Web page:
What Top Chef teaches us about plagiarism
One of the sillier things we’ve done on the blog over the past almost year is the “Top Grad Student” fake virtual reality show series, based on my fave reality show, Top Chef. But who knew that Top Chef could also tell you everything thing you wanted to know about plagiarism, how we react to it, and how people can get away with it? Just like every school has an honor code that students are presumed to abide by, apparently there’s something called “Chef Law” where you aren’t supposed to steal someone else’s culinary ideas.
So to recap what happened on this week’s episode (spoiler alert!): It began with a seemingly innocuous scene where Richard Blais, the mad scientist and (imho) the most creative cheftestant, was showing Mike Isabella, a skeezy operator (again, imho), a Moleskine notebook full of his crazy musings, complete with drawings. So flash forward to the Quickfire challenge, when apparently Mike preps a Fried “Chicken Oyster” in a shell that was originally Blais’ fantastical creation. So throughout the challenge and the judgement, Blais gives Isabella the stink eye, while Isabella avoids his gaze; on the voiceover confessionals, Blais calls Isabella out for plagiarism, as Isabella claims that, though he got the idea from his competitor, others have done it before so it’s not copying. You know how this turns out–Mike beats Richard, and pockets 5K out of it. Richard is bent of shape, and Mike rubs everyone’s face in it by saying he was inspired by Richard.
Cut to post-challenge, when Mike is somehow pissed at Richard for not acting like either a winner or a loser should. Meanwhile, Antonia tells the other contestants what happened, that Mike basically cribbed off Richard (we get a flashback scene here, I think) for the win, to which everyone invokes “Chef Law” and how dastardly Mike is.
Ultimately, Richard bests Mike at the end of the episode, then talks some mild s**t (Blais might be full of himself a bit, but he’s too geeky, nervous, and seemingly well-meaning to be a brash trash-talking type) about keeping his best recipes for himself. So there’s order to the universe in the end, right? Not so fast…
Here are a few lessons we learn about plagiarism and plagiarists from the episode…
1. Keep it to yourself: Whether Richard was willingly showing off his little notebook or Mike is one of those nosy people who’s always in your bizness — in Chinese, his type roughly translates to “butt-following bug” — there’s no reason to let anyone know more than they need to, especially in a competition. I don’t know, I guess I know how Richard feels, since I liked sharing notes and all, but it’s something else to give someone your thesis and outline. Hold on to your best ideas for yourself and resist showing off more than you need to.
More of what we learned about plagiarism from Top Chef, after the jump…
2. Cheaters can rationalize anything: Even without being directly confronted (though who knows what he was asked in the little cut-away interview), Mike came up with every rationalization for not cheating, saying that he’s seen it before and Richard should’ve just made the recipe himself if it was so great. Then, Isabella basically seemed to blame Blais for his own guilt, explaining to viewers that Richard should act like a winner or go in the corner and be a loser. Of course, the camera don’t lie, and Isabella did look pretty uncomfortable much of the time.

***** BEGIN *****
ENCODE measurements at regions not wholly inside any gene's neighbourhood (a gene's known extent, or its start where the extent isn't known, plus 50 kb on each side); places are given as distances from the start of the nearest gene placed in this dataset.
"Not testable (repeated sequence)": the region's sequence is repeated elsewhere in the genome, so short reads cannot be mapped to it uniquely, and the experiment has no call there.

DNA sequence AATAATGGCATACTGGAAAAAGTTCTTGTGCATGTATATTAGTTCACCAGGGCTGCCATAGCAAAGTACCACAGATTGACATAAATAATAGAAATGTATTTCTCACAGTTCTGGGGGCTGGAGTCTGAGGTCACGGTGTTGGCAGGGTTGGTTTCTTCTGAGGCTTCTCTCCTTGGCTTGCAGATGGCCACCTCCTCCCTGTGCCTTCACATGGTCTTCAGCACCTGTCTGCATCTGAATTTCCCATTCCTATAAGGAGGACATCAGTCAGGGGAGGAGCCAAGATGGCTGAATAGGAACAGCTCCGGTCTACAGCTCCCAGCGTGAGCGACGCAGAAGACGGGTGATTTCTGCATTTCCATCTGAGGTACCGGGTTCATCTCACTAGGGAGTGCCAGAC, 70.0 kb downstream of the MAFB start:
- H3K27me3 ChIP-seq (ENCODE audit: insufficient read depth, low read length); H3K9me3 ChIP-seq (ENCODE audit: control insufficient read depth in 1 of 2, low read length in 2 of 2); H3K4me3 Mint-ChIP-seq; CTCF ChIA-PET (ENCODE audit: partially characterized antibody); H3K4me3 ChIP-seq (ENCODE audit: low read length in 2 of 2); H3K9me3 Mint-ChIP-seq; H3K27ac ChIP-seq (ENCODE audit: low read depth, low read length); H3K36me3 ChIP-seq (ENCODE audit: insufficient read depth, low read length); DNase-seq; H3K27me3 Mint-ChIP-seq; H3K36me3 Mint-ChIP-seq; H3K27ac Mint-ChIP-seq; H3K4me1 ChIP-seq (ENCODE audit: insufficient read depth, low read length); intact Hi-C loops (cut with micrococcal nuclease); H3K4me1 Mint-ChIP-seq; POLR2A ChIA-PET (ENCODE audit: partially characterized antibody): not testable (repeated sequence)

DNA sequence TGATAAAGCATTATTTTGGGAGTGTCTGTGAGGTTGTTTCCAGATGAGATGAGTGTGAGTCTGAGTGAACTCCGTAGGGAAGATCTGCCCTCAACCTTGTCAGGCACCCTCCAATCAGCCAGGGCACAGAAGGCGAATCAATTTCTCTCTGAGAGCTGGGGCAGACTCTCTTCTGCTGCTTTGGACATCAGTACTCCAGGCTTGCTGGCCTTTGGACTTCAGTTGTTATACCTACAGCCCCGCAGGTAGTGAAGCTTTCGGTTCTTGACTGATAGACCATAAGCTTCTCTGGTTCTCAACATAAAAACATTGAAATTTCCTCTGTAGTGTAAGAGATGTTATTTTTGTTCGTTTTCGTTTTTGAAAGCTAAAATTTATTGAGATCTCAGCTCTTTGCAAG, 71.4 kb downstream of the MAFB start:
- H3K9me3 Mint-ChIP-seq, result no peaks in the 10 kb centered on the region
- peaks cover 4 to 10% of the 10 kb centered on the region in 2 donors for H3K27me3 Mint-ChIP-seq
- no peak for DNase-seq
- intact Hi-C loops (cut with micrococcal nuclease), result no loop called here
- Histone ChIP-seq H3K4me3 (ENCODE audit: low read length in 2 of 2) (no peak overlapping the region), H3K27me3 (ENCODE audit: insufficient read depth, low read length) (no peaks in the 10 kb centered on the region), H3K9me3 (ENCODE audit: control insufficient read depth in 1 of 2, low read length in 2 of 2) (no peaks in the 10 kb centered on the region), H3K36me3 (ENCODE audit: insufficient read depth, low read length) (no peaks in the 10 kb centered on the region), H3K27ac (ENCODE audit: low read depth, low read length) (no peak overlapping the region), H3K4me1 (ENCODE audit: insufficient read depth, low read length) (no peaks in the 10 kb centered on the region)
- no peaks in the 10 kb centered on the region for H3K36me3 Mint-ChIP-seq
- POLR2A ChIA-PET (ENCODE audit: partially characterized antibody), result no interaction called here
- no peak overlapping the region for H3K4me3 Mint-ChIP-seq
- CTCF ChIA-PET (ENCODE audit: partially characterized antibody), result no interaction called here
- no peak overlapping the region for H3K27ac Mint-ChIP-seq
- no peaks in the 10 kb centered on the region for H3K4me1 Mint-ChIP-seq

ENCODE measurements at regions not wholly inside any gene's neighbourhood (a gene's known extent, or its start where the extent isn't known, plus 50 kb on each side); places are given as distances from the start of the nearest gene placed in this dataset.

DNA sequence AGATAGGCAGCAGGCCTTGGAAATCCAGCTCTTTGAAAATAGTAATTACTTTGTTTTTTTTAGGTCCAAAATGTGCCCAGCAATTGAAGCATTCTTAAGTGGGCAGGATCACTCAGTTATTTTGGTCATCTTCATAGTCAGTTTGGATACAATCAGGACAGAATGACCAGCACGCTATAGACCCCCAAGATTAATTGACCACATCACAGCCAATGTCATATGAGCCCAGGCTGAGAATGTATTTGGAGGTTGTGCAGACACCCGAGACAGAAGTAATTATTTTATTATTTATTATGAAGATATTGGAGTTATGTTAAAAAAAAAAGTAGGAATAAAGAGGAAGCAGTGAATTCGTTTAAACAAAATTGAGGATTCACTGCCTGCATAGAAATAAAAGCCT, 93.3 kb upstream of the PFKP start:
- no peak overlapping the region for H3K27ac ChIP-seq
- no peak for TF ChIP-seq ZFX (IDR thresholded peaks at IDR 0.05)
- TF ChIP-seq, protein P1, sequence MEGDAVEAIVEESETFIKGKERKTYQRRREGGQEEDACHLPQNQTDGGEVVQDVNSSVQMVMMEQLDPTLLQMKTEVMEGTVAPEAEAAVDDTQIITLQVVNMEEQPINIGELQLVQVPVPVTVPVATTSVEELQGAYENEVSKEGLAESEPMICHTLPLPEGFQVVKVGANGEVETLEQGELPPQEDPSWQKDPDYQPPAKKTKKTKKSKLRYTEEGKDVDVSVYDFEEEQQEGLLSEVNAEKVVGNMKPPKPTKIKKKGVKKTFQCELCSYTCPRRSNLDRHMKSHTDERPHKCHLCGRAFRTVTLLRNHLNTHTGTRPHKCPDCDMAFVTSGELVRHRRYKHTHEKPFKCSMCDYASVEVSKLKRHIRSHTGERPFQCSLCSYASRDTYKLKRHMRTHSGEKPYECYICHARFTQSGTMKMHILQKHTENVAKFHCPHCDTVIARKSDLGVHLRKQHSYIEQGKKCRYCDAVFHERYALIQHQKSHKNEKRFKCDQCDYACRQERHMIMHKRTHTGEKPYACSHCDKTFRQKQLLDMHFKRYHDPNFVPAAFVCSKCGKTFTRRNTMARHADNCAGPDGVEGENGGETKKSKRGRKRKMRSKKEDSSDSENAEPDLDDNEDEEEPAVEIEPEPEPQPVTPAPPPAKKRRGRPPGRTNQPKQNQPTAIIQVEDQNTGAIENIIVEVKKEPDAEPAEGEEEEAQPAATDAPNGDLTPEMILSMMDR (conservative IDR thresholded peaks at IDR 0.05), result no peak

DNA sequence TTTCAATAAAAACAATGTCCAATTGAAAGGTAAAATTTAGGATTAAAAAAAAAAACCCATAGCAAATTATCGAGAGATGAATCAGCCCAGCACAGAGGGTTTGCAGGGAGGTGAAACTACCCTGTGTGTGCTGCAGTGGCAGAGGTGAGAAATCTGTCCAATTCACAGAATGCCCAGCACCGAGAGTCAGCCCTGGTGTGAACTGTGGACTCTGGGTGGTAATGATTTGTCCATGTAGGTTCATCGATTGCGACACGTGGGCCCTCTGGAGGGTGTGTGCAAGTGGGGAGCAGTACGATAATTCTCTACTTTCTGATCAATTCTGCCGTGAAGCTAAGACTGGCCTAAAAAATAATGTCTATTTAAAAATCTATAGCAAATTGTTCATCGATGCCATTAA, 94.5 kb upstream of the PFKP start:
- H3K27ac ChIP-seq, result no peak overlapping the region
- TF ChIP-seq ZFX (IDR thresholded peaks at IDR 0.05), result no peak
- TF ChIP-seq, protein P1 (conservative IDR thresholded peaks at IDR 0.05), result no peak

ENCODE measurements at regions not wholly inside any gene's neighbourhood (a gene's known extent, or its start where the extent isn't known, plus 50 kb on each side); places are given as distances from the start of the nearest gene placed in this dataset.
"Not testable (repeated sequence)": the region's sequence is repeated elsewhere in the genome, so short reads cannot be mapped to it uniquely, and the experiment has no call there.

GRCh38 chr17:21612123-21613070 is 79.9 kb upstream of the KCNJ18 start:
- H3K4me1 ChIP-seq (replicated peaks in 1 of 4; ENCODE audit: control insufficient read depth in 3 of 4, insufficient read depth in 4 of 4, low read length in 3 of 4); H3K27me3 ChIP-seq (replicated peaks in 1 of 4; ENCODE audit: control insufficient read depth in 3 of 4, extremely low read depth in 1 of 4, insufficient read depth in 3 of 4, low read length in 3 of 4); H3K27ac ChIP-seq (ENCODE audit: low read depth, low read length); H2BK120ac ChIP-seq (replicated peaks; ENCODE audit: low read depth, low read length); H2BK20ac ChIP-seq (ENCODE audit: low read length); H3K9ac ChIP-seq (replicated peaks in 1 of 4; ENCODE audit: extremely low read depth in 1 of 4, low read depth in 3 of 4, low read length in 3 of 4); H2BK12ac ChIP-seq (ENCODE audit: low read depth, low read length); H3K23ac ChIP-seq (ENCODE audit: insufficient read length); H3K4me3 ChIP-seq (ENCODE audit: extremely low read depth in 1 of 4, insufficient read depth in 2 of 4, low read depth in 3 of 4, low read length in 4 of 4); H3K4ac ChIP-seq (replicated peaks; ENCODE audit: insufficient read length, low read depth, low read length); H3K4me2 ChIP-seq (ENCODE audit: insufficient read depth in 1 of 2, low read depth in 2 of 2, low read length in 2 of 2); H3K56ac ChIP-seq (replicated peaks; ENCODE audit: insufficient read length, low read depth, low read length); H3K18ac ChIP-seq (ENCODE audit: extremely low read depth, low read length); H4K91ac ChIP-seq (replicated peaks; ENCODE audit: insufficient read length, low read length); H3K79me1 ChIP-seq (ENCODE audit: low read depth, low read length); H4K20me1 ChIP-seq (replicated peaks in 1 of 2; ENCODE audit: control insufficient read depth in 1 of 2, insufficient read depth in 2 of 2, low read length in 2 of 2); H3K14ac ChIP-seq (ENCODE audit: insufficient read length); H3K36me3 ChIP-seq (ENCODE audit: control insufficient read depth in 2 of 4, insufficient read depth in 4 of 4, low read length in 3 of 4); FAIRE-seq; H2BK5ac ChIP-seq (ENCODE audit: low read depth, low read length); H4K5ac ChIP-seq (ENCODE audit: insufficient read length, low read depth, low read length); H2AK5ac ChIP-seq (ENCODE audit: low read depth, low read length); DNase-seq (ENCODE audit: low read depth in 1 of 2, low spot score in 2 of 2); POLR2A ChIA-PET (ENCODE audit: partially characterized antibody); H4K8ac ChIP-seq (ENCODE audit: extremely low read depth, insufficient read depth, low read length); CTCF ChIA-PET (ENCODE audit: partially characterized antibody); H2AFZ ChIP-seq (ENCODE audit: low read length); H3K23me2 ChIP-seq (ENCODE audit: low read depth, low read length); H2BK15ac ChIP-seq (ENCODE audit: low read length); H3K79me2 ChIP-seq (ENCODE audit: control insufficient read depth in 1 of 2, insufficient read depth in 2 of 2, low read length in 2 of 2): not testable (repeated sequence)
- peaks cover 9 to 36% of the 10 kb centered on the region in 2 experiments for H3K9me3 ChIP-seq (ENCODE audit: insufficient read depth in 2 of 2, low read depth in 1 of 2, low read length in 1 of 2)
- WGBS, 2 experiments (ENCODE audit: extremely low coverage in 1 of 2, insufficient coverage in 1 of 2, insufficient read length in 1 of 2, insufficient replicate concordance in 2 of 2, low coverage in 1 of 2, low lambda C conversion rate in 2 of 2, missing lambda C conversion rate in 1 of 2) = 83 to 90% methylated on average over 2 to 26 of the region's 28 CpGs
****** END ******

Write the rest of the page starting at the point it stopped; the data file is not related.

3. Don’t be passive aggressive: But really, Richard has to shoulder the blame for not calling Mike out when he had the chance. And, to a lesser extent, the other competitors also could’ve blown the whistle on Mike. What this goes to show is that the plagiarist will keep getting away with bad behavior if you give him the chance (showing your notes) and enable him (not tattling on him). And usually, there’s not a tangible reward like $5000 for ratting Mike out, unless part of “Chef Law” is letting cheaters get ahead in the game.
4. Brazenness preys on honor: Really, this is a corollary to the previous point. Basically, Mike-types will keep on working angles unless you keep him honest, literally speaking here. Once the plagiarist gets away with it, you best believe he’ll keep trying to get away with it. And if your response isn’t any stronger than complaining to the camera or gossiping in the other room, and not speaking up, you’ll keep getting burned. Just because you think you follow a certain code and want to seem like a good guy/guy doesn’t mean everyone or anyone else does and is. No one wants to be a snitch, but would you rather play the dupe?
5. There ain’t no karma: So Richard winning the final challenge — and beating Mike in straight-up — makes you think there’s cosmic justice, right? Not really, because it’s not like Mike wasn’t still hanging around and almost winning. See, the thing is, the plagiarist still got a little further and did a little better because he got over. Plus, no one even planted the seed in the judges’ mind that Mike isn’t on the up and up, which is something that could unconsciously come into play later on if there’s a mental tiebreaker in their heads — once you’ve been accused of cheating, the tag can stick. In contrast, not keeping Mike in check gave him a chance to run roughshod in the kitchen, since he was basically puffed up and strutting about after the Quickfire, as one of the others noted. So, no, karma didn’t get to Mike (at least yet?), since he came out of it five grand up and never getting — wait for it — his just desserts!